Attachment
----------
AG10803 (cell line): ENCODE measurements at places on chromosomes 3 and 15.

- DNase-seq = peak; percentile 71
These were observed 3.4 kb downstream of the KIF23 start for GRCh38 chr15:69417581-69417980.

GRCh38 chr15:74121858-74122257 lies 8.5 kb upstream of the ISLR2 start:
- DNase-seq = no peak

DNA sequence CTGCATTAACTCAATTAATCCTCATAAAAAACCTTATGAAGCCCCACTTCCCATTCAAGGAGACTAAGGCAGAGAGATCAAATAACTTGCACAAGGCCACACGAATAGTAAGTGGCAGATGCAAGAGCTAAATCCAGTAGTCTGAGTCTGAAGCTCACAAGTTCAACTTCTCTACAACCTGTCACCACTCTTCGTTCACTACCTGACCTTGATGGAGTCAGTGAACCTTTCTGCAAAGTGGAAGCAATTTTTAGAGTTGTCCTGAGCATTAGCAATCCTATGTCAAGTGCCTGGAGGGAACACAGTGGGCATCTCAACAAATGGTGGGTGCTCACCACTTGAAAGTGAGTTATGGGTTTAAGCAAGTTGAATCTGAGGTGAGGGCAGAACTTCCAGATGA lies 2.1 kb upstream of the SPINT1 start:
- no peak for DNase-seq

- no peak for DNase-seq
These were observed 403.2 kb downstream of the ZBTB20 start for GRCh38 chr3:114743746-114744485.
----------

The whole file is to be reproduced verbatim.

AG10803 (cell line): ENCODE measurements at places on chromosomes 3 and 15.

- DNase-seq = peak; percentile 71
These were observed 3.4 kb downstream of the KIF23 start for GRCh38 chr15:69417581-69417980.

GRCh38 chr15:74121858-74122257 lies 8.5 kb upstream of the ISLR2 start:
- DNase-seq = no peak

DNA sequence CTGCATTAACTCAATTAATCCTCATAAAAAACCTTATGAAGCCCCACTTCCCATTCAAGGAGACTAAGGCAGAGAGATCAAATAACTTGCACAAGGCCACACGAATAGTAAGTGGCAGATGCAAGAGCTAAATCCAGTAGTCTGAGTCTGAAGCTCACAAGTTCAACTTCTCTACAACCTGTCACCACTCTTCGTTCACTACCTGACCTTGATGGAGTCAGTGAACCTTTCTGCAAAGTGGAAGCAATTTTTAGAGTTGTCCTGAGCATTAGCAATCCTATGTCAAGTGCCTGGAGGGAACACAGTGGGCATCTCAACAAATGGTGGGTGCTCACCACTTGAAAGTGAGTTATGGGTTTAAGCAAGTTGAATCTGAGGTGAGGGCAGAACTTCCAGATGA lies 2.1 kb upstream of the SPINT1 start:
- no peak for DNase-seq

- no peak for DNase-seq
These were observed 403.2 kb downstream of the ZBTB20 start for GRCh38 chr3:114743746-114744485.